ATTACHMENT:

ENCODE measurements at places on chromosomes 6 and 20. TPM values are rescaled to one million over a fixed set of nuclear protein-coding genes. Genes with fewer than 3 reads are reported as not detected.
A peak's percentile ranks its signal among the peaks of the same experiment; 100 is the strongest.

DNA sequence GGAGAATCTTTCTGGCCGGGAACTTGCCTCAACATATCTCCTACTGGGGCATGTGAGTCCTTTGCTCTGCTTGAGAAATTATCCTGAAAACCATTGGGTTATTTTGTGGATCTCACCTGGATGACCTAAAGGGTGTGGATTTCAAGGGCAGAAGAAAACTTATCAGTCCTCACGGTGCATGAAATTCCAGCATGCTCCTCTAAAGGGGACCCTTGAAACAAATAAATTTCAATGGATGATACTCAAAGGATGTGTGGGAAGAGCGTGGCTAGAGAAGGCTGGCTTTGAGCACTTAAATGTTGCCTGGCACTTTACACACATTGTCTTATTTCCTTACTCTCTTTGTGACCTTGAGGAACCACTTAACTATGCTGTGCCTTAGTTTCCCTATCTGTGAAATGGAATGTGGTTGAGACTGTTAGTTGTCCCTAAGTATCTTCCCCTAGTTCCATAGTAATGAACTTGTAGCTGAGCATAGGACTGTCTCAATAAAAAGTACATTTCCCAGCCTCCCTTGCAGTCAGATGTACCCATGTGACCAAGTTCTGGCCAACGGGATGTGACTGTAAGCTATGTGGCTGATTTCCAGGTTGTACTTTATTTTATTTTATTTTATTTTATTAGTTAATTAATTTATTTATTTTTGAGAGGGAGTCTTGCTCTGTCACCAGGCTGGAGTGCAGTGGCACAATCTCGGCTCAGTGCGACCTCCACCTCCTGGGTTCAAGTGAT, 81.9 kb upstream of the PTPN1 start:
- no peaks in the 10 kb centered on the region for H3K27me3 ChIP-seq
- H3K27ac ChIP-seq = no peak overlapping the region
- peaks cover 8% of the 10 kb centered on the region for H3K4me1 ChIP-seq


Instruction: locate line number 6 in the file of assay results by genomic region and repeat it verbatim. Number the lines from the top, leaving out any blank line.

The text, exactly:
- peaks cover 8% of the 10 kb centered on the region for H3K4me1 ChIP-seq